Driving south, he saw the WMAR-TV station as an opportunity to "expose the multiverses," which he told police was "where bad things happen to people and they disappear because they're not real," the documents say.

He believed he could close the multiverses if he could get into the ABC affiliate's headquarters, police said, and he tried to violently yank the locked doors open when a security guard denied him entry.

"If you aren't going to let me in, I have something for you," he said, according to police documents.

He walked back to the truck, steered up the walkway and began ramming the front vestibule until he drove through. A witness said he sprayed a fire extinguisher and ran upstairs with a black bag while everyone else evacuated the building.

Baltimore County SWAT and K-9 officers found Baptiste barricaded in an office, where a video feed showed him watching news coverage of the event. He had taped messages to the window that included "I am God almighty!" and "I'm here to save you all from the energies," police said.

"Everything is unfolding I don't have to do anything!" said another message, signed "Love Vladimir (GOD)."

Tactical teams breached the room, police said, and found no weapons in Baptiste's black bag or in the building. He did have a golf club with him, police said.

In police interviews, Baptiste elaborated about "multiverses." He cited recent world events and tragedies as "examples of the multiverses in that they never actually happened," police wrote in their report.

When police asked him why he targeted WMAR, he told detectives he wanted to expose his parents because they are "running the multiverses." He said he didn't intend to hurt anyone.

"We do not know if there is a motive or why he chose WMAR," Baltimore County police spokeswoman Elise Armacost said Wednesday. "Mr. Baptiste's comments were incoherent."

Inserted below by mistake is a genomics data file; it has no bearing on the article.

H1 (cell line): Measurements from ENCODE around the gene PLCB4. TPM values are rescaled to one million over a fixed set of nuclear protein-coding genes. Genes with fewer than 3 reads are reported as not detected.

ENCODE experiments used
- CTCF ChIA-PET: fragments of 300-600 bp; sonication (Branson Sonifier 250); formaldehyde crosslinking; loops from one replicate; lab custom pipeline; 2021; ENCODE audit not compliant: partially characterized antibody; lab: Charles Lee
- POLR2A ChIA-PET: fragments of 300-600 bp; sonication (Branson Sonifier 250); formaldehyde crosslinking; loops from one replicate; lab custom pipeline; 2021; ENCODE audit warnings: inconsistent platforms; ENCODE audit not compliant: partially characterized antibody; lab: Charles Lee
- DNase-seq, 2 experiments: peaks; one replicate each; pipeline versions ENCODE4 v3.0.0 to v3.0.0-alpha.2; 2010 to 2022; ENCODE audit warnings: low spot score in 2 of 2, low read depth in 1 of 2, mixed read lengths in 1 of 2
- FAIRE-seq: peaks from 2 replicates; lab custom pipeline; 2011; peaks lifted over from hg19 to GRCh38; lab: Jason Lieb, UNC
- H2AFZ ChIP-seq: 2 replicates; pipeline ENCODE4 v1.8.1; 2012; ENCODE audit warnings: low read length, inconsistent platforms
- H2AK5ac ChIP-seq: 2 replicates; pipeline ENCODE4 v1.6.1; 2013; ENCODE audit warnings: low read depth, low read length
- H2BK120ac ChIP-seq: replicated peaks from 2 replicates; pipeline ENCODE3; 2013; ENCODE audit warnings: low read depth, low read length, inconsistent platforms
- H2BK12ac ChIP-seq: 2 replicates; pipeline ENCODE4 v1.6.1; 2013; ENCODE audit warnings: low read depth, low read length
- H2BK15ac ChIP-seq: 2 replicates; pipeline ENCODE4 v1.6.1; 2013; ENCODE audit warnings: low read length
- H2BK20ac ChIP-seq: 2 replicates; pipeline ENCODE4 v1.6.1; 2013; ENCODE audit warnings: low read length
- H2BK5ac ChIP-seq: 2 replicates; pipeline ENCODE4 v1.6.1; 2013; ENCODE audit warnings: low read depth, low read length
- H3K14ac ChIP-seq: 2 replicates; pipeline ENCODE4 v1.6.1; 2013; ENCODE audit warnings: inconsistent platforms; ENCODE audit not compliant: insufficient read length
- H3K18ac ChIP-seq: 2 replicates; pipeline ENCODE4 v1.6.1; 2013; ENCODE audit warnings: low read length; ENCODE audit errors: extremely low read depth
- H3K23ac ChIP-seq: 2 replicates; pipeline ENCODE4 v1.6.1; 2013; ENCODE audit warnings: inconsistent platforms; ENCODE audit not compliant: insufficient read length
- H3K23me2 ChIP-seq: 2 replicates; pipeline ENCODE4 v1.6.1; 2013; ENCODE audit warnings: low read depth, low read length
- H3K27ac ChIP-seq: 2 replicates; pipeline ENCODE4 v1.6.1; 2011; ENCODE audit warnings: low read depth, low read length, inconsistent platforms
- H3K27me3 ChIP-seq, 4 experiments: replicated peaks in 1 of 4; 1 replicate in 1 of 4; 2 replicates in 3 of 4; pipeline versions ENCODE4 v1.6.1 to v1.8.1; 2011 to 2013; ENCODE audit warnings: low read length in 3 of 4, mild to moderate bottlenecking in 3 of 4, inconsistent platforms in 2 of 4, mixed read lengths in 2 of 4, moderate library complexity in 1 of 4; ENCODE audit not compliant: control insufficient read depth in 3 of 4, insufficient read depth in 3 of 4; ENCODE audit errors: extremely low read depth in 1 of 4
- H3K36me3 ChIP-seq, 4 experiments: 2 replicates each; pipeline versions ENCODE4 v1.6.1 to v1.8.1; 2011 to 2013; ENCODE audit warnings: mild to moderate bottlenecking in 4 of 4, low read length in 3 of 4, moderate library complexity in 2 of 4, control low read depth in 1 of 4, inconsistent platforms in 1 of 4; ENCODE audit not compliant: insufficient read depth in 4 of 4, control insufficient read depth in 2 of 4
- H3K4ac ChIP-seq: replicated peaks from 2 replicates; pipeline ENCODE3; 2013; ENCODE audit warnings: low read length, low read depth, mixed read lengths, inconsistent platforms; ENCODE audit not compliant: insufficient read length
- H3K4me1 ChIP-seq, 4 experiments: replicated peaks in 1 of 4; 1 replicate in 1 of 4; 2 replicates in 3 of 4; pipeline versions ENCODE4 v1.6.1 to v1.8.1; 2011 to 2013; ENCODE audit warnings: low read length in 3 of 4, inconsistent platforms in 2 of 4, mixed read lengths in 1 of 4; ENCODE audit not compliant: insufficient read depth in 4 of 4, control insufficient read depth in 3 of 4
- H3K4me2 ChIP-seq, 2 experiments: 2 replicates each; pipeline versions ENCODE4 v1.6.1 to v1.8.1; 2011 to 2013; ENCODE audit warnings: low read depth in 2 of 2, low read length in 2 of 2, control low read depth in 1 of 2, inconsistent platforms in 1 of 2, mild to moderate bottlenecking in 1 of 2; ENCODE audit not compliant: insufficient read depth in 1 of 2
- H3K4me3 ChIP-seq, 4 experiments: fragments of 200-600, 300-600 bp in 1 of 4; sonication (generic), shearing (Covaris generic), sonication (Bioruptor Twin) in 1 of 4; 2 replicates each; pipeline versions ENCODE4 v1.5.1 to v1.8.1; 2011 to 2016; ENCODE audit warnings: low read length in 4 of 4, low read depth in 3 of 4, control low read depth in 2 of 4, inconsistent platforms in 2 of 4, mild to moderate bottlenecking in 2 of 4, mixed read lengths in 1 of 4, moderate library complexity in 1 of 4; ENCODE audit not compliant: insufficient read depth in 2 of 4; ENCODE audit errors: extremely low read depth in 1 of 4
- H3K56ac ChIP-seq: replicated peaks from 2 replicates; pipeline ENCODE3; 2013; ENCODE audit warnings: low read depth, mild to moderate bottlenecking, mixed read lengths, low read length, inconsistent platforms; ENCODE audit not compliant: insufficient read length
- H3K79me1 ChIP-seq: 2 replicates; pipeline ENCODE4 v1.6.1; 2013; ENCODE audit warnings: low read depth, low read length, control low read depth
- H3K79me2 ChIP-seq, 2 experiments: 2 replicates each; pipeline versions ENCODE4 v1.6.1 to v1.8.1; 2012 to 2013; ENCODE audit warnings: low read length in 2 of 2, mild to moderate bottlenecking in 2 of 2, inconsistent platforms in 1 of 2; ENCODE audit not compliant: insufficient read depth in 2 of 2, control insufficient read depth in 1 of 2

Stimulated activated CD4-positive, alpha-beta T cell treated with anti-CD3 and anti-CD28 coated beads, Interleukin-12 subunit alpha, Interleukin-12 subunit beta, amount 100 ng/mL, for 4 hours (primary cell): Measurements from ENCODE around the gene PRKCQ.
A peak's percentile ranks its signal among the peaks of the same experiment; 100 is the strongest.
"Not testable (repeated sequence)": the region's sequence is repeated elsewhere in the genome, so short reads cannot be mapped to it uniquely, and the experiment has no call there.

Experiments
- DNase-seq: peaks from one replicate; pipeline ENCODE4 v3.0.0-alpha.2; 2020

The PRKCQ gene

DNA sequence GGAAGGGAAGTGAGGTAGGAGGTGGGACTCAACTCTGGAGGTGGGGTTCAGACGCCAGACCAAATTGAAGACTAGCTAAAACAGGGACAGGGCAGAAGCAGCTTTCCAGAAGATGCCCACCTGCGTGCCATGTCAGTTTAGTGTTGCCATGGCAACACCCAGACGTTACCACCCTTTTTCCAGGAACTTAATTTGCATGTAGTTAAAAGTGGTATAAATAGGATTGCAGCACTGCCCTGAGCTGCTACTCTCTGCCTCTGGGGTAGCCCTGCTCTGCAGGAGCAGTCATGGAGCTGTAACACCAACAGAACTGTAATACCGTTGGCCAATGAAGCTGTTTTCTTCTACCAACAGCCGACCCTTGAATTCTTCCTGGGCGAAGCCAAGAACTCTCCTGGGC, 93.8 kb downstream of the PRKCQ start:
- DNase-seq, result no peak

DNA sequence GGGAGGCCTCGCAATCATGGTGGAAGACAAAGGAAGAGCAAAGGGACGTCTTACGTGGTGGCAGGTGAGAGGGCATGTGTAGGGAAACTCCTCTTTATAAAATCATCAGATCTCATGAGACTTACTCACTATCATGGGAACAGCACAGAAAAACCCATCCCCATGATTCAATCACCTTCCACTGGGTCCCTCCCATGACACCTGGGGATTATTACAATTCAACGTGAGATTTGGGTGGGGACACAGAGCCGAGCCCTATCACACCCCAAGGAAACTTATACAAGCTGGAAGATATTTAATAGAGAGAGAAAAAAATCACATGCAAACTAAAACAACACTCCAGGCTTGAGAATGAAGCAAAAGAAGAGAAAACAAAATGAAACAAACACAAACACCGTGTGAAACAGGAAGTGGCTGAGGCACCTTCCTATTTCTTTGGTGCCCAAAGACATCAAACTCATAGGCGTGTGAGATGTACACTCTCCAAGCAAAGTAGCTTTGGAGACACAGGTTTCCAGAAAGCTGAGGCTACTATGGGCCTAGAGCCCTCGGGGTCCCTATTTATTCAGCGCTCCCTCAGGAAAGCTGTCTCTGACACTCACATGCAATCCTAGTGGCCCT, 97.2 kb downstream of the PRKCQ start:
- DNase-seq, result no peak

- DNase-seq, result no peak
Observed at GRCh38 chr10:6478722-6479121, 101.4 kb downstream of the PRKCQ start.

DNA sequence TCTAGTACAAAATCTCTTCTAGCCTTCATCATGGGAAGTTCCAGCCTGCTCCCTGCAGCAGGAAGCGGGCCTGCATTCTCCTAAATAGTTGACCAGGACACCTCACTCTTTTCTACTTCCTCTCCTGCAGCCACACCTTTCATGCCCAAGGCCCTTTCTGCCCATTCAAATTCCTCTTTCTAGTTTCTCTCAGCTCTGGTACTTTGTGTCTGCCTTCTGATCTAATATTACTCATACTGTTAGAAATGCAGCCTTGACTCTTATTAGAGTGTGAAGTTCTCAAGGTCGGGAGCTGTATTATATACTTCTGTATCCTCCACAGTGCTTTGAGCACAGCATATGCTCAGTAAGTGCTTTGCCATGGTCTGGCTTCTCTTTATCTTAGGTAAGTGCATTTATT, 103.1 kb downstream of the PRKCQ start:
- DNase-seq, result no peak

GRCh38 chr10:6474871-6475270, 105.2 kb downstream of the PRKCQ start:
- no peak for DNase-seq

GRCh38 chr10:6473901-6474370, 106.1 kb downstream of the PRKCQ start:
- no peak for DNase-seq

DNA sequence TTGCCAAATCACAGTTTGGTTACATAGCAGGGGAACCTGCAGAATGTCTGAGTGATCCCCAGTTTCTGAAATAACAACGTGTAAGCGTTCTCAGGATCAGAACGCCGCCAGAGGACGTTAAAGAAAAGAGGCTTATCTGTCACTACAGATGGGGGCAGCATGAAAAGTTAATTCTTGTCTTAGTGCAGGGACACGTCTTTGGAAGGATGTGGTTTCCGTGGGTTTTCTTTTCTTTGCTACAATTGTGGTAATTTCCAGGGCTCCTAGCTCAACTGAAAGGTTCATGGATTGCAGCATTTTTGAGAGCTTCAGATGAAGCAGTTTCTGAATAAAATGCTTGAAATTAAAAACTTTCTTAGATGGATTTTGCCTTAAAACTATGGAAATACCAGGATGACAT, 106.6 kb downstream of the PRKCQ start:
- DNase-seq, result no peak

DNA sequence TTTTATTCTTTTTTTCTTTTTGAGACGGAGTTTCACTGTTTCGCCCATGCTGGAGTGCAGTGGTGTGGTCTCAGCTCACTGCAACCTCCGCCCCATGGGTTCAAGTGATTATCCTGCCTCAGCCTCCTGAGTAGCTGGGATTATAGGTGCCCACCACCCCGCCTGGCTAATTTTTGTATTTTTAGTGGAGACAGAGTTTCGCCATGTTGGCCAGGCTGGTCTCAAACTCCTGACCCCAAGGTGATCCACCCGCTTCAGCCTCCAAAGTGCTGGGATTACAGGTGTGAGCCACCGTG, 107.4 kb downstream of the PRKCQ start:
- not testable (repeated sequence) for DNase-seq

Mae Baptiste, a geriatric nursing assistant who said she holds three jobs to make ends meet, immigrated to the United States from Haiti in 1990. Nine years later, she said, she brought over her six children, including Vladimir, to escape political turmoil.

She said her son, who is artistically talented and especially good working with the elderly, began making odd comments about a year ago. He often recited the words "oh boy, oh boy" repeatedly.

Last August, she said, he was hospitalized at the Sheppard and Enoch Pratt Hospital, a psychiatric hospital in Towson. She said she did not know if he was diagnosed with a mental illness.

Her son often believed he had spoken with family members when he had not, she said. Baptiste would say, "I saw you, you didn't listen to me," his mother said. "He thought somebody is out to get me," she said.

After he left the hospital, he promised his mother he would continue working on his education but instead ended up at Sinai Hospital's psychiatric unit after a fight with his brother, she said.

"I said, 'Listen, keep him,' " Mae Baptiste said she told doctors. "Don't let him out. I need some help."

Doctors released him to an outpatient treatment program, she said. She believed her son was still at the program on Tuesday, when she returned from a job interview in the afternoon to find detectives at her door. It was her birthday.

She later found out that the outpatient program had "graduated" him on Monday, she said.

jgeorge@baltsun.com

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Vladimir Mehul Baptiste

Age: 28

Resides: Parkville

Charges: Eleven criminal counts, including three charges of attempted second-degree murder, multiple first-degree assault charges, unlawful taking of a motor vehicle, burglary and theft.

Copyright © 2014, The Baltimore Sun